You read it. The elephant in the room when it comes to university, especially official university serious business blogging (which Labyrinth totally is). Stress. Student life is stressful. You’ve got exams and essays, application deadlines, grades to keep up, assignments to do, and that’s before getting into anything to do with extracurriculars, money, work, or your family. Did I mention the giant pile of student debt you’re statistically likely to have? Or the uncertainty of your future? The girl/guy you met in class that one time and then saw later who might be into you but you can’t tell and don’t want to ask because it might wreck things? How about the deep existential fear that all of this is just a meaningless waste of time and you’re going through the motions until you grow old alone, get a bunch of cats, and die after a completely unremarkable life?

It’s stressful. But we get through it. This term on Labyrinth, we’re going to go over some of the ways that students manage stress. Today I want to talk about some of the resources that are available to you. 


This is not what stress looks like.
This is not what stress looks like.

The University of Waterloo has a counselling office. It’s in Needles Hall, otherwise known as that big building beside the library, the one with the crazy staircase. They’re available for one on one counselling, and they also run workshops on all kinds of things, like how to be happier, how to manage stress, and how to stop procrastinating. I’ve never been to these workshops, but I know some of the people over there. They’re good people, and they’re good at what they do. It’s their job to help you, and they’ll do it in basically anyway that they can. They’re always my first recommendation. You can find out more on the Counselling Services website.

Your classmates

A burden shared is a burden lifted, they say. It isn’t strictly true, especially if you all have the same burden, but it can be a big help. They understand the kind of stress you’re under. Not just as generic university stress, but the uncertainty, the assignments, and the finals. You are shoulder to shoulder in the trenches of education. We’re going to talk a lot about how to reach out to your fellow students, through study groups, discussion groups, pub crawls, and friendship (though probably not in that order). The friends you make in university are hopefully going to be the kind of people you want to be stuck with for the rest of your life, so the people whose burdens you share and who share yours could be the ones who do it for much of your life. Never forget that you’re part of a community. That’s why the other thing we’re talking about this term is how to get involved, the two topics go hand in hand.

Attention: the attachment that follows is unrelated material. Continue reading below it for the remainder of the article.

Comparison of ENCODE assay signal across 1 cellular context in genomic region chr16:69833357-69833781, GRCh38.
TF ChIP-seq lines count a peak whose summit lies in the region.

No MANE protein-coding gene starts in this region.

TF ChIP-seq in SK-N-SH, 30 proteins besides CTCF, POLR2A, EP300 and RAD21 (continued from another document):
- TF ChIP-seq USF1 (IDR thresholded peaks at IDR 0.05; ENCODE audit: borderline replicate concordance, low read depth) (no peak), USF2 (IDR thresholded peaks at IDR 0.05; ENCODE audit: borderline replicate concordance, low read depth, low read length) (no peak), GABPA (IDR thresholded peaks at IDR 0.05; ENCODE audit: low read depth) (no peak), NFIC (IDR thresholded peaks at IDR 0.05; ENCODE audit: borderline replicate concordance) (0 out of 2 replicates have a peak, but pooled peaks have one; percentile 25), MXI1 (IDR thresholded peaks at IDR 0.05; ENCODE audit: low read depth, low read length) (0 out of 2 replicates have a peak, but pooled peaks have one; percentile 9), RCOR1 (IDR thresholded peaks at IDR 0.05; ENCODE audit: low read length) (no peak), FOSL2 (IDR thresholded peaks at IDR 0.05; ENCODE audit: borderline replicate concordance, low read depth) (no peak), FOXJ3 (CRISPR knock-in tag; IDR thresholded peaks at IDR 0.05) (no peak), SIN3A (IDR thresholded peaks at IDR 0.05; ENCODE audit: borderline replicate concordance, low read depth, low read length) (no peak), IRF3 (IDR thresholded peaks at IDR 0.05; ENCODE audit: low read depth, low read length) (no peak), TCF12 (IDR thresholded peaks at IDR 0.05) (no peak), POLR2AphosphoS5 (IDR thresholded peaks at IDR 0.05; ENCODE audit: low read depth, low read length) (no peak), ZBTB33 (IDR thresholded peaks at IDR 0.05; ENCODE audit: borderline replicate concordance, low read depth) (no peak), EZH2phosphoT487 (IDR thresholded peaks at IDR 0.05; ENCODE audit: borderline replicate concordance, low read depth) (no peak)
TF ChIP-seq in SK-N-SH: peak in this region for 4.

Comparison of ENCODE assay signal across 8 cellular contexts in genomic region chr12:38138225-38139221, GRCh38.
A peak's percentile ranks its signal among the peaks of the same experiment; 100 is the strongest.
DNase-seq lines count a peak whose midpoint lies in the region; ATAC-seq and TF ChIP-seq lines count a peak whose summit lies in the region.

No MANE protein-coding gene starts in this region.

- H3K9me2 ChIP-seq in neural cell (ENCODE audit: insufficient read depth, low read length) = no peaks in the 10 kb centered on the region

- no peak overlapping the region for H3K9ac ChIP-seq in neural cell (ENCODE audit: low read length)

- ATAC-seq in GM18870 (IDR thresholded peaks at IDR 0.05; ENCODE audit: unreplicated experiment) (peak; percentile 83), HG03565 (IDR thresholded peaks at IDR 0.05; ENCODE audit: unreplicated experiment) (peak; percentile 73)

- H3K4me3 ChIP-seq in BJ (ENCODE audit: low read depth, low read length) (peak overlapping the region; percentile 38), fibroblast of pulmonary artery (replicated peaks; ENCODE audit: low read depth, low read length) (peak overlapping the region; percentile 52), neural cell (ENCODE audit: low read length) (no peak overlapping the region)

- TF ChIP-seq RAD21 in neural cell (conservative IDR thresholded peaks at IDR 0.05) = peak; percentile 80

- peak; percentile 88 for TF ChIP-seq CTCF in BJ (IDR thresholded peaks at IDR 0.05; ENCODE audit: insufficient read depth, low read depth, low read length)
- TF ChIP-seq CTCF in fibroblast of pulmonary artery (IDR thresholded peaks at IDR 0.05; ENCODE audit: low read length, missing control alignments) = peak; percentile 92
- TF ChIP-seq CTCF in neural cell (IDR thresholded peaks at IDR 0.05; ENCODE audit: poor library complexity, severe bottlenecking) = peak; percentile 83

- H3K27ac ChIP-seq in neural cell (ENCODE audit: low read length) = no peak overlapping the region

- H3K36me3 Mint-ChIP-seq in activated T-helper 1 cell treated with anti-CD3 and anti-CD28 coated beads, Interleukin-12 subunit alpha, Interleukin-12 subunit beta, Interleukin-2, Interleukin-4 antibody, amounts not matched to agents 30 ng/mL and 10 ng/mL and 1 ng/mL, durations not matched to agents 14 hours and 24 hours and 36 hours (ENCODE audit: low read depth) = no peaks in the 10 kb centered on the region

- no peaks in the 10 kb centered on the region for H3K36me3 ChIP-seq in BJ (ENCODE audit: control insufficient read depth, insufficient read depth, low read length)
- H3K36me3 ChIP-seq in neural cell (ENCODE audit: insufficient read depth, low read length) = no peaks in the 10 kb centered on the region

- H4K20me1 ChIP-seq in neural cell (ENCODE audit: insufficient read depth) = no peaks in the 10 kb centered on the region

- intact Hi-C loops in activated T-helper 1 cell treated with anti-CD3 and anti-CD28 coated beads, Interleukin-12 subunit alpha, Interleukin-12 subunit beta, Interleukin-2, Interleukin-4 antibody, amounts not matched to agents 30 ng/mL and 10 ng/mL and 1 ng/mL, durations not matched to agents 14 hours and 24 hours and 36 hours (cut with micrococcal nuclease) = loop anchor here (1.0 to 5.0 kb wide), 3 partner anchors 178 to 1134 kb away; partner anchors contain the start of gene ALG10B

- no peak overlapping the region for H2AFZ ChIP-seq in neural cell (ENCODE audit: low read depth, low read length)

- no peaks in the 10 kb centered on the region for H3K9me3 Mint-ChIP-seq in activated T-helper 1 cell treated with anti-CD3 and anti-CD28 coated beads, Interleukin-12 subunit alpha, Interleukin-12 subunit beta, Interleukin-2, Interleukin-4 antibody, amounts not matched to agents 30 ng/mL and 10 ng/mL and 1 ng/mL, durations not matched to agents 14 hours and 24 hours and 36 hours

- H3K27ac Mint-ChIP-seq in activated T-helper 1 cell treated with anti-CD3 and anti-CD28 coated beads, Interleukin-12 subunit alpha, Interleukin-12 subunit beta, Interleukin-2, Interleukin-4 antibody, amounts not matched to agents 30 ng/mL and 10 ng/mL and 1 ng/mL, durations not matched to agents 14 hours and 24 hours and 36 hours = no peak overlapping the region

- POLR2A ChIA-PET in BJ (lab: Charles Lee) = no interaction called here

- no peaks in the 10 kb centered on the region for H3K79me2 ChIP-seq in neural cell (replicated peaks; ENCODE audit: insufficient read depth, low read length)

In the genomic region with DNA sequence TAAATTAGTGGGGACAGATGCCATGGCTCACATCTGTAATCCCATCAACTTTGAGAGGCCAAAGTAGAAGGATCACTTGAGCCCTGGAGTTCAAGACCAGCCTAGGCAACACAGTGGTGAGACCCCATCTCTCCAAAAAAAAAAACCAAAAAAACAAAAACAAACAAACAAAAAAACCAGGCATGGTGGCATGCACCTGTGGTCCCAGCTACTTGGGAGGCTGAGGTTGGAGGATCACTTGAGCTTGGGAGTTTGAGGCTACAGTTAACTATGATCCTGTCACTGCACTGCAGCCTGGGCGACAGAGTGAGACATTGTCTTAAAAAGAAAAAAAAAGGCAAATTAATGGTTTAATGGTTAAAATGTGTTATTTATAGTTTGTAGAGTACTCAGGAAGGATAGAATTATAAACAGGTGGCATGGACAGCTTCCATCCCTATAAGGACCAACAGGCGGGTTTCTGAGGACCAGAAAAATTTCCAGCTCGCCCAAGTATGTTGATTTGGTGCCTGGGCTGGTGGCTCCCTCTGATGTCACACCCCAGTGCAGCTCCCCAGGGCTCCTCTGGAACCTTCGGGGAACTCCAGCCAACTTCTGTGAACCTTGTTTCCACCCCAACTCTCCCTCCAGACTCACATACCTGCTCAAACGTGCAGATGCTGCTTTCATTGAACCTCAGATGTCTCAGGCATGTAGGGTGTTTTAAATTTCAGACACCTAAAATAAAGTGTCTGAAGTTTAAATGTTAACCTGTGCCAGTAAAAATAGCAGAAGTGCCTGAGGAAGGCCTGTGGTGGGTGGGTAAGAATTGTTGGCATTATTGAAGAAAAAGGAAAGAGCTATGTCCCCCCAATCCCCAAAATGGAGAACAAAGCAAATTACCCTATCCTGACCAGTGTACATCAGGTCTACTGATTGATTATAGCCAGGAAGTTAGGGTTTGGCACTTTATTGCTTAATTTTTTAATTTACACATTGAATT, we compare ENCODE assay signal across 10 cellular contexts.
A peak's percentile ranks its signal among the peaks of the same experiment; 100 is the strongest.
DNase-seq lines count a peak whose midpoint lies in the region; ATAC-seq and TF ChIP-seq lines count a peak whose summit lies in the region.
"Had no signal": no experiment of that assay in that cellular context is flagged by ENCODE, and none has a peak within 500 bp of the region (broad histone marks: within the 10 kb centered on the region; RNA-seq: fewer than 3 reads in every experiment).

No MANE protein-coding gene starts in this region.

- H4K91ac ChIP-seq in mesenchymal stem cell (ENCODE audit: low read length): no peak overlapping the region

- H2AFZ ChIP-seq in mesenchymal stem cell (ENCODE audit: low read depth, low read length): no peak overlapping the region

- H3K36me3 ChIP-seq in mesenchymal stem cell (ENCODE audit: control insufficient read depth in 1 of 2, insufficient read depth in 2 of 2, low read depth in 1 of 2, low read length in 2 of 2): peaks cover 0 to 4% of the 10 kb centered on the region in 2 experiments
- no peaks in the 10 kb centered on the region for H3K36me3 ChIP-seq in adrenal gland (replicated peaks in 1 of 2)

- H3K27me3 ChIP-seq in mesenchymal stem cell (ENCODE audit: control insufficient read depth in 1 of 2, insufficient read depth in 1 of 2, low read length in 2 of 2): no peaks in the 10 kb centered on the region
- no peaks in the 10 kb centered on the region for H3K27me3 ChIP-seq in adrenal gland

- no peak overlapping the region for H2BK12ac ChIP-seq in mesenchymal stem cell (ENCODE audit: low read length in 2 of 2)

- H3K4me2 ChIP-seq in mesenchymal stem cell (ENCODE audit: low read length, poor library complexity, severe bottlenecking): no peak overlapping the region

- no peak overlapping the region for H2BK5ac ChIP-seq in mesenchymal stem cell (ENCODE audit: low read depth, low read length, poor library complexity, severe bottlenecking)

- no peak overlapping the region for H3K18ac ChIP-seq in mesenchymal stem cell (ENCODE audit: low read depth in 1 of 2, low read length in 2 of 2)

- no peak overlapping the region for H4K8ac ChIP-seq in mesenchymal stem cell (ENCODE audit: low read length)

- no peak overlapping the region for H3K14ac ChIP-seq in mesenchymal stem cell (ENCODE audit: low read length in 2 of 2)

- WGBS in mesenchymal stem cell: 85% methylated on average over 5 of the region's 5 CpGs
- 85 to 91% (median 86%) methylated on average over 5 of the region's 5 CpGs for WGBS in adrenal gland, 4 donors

Your professors

Pictures 2012 240Your professors are not your confessors, but neither are they villains. They understand how hectic things can get. Stress doesn’t go away when you graduate, after all. There are still deadlines, worries, existential crises, and family emergencies. This doesn’t mean you can get an extension on every assignment, but it does mean that if you go to their office hours or make a time to meet them, they’ll do what they can to help you. If it’s assignment troubles, they can give you essay tips, or recommend a tutor. If it’s a family emergency, they’re going to get it. They’ve been there. I’m not in a position to promise this from every prof on campus, though it’s my fondest hope. But I know all of the professors in Classical and Medieval Studies department personally. They’re good people, and they want you to do well.

Over the term you can look forward to posts about how to relieve stress through leisure, through managing time, through organizations both on campus and in the community, and some things I haven’t even thought about, because our own students, alumni, and professors are going to chime in about how they deal with stress. Everyone has their own way of doing it, and I think the best thing we can do here is help you find yours. I invite you to leave a comment with how you deal with the stress of university, or share a story.

Jim Tigwell reacts to stress by taking on more work and acquiring more stress. He recommends that you do as he says, and not as he does, but if you really need someone to talk with, he’s on Twitter.







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